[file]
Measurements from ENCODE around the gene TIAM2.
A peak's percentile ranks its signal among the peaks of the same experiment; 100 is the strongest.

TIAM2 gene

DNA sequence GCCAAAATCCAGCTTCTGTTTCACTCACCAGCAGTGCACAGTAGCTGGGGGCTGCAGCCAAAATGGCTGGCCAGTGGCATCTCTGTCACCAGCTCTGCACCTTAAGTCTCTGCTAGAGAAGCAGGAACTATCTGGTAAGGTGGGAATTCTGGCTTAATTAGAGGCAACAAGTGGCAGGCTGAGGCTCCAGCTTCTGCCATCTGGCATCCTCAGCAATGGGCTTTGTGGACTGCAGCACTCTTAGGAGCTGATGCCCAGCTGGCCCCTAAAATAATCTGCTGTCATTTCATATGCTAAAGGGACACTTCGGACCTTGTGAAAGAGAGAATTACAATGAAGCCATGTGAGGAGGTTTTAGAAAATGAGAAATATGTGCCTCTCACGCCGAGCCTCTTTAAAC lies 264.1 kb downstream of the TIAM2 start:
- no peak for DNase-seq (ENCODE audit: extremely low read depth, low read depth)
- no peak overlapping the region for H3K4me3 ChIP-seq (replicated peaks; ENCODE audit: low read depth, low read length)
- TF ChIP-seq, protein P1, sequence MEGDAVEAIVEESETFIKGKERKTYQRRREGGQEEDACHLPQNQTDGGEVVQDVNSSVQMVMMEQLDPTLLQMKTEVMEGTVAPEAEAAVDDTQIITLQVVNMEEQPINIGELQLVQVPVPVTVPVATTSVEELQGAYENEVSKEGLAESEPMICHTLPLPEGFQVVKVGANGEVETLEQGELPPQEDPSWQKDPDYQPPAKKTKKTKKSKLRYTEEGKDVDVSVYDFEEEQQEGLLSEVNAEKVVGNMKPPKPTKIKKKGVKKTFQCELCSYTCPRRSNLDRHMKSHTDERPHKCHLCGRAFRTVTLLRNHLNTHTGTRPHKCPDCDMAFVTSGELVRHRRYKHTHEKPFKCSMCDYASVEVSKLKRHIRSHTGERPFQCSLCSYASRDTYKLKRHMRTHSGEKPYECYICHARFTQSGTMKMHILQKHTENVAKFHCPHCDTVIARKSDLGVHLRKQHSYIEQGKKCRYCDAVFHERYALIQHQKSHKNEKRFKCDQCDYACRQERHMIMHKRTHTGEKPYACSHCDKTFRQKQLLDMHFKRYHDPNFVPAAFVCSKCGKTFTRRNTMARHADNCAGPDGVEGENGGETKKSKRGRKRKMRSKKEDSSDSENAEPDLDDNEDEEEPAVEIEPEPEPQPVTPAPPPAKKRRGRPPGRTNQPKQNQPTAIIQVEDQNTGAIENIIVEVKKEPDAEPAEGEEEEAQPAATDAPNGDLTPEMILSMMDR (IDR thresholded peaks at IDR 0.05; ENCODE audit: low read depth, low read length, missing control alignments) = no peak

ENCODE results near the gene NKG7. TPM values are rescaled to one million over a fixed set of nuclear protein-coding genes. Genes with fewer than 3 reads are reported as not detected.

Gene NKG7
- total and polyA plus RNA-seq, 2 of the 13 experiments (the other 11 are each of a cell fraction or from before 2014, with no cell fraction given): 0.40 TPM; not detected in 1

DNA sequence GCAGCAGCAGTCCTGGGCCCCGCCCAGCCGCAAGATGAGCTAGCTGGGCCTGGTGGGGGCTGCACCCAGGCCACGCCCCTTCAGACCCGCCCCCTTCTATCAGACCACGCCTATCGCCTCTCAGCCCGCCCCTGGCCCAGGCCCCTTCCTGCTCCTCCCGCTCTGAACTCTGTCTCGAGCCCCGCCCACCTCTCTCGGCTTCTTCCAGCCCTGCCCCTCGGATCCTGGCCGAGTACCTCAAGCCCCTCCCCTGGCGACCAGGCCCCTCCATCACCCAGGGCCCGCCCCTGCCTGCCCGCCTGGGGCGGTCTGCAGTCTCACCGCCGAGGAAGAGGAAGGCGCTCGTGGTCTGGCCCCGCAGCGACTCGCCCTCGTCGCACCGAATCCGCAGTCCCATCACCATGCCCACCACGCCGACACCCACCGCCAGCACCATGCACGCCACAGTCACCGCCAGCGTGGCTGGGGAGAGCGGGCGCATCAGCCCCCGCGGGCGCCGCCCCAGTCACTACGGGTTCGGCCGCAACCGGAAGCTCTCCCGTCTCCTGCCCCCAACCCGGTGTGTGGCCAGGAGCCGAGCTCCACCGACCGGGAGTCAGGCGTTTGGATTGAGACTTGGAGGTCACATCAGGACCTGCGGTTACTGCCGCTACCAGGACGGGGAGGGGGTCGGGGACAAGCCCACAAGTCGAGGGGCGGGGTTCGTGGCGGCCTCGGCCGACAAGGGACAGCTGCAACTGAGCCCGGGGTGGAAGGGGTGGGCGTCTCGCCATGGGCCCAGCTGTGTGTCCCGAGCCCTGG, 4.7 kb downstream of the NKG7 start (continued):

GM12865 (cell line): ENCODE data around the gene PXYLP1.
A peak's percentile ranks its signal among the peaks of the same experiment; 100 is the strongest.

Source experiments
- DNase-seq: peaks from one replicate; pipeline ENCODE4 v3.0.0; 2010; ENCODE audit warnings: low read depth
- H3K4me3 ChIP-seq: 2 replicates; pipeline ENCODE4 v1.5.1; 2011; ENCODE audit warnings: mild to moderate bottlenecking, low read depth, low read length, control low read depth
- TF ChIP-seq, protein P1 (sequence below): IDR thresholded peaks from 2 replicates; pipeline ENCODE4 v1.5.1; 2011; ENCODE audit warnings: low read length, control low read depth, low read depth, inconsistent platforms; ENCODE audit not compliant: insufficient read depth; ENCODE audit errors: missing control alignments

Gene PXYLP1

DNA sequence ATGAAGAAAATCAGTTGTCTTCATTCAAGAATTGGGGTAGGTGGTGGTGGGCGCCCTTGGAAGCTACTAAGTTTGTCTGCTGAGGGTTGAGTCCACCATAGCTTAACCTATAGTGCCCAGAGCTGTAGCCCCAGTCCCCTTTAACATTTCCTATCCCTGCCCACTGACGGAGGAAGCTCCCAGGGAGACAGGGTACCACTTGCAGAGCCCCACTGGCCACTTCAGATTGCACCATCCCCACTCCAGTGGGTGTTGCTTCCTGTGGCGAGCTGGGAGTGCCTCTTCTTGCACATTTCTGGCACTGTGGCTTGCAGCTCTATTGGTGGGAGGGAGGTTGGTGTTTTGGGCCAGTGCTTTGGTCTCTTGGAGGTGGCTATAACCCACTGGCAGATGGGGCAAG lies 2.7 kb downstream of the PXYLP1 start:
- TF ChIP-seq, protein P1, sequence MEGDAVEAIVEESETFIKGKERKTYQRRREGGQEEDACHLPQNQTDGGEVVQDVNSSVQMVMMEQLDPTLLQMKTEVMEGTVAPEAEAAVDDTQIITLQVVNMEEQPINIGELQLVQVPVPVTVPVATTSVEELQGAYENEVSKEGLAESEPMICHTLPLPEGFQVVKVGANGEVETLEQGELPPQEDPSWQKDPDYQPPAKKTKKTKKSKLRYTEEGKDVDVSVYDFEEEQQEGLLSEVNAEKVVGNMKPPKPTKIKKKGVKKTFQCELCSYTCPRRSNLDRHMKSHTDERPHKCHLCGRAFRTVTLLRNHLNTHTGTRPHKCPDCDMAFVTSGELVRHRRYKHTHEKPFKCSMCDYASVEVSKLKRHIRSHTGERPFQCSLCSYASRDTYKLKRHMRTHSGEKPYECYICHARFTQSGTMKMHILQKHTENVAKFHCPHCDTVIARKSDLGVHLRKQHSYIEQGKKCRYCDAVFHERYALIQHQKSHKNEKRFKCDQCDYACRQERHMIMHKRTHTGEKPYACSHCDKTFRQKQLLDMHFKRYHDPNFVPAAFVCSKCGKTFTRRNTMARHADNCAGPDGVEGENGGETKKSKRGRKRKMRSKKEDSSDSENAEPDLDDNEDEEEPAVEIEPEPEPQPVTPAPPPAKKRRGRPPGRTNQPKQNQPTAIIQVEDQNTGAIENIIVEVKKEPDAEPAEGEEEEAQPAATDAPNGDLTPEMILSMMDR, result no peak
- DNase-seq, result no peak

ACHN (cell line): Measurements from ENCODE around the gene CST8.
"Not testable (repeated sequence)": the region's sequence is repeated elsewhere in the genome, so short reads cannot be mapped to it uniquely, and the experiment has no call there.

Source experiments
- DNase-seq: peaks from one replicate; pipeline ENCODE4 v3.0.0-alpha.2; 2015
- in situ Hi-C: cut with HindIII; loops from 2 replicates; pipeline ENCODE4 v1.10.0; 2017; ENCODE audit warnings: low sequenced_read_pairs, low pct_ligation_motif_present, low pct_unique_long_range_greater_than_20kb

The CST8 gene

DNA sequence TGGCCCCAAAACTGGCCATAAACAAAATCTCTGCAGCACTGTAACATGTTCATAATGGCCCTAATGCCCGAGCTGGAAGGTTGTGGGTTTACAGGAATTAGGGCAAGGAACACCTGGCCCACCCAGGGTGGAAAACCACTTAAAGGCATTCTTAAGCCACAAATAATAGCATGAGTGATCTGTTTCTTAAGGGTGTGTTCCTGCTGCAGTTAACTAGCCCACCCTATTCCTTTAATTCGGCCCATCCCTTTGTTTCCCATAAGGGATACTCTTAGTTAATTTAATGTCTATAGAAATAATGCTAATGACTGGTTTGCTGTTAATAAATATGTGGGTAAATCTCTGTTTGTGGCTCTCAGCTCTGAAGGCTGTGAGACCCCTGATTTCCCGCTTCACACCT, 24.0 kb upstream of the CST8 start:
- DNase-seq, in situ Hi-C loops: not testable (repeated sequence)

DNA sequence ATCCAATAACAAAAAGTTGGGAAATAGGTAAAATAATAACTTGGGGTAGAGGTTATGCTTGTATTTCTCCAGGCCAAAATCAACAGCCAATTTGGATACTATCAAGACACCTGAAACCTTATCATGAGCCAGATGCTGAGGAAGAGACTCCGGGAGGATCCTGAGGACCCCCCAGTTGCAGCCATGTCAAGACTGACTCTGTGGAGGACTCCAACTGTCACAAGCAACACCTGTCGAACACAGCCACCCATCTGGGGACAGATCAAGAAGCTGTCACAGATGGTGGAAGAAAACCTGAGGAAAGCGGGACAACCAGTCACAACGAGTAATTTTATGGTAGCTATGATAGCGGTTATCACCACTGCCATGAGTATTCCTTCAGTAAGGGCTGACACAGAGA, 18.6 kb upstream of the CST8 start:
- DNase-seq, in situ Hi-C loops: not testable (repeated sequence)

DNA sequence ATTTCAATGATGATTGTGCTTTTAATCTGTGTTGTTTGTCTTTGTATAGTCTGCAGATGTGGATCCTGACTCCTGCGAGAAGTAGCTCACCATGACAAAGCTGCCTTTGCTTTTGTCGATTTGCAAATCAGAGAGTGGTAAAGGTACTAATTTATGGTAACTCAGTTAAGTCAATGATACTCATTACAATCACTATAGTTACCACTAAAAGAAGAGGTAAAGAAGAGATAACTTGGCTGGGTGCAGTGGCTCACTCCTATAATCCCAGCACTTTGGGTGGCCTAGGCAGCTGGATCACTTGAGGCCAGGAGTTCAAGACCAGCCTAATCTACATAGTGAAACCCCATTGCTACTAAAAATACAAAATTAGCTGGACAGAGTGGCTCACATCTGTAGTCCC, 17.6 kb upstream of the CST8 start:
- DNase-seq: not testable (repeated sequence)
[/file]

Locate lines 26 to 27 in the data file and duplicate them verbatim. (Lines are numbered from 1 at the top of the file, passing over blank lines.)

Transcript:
- in situ Hi-C: cut with HindIII; loops from 2 replicates; pipeline ENCODE4 v1.10.0; 2017; ENCODE audit warnings: low sequenced_read_pairs, low pct_ligation_motif_present, low pct_unique_long_range_greater_than_20kb

The CST8 gene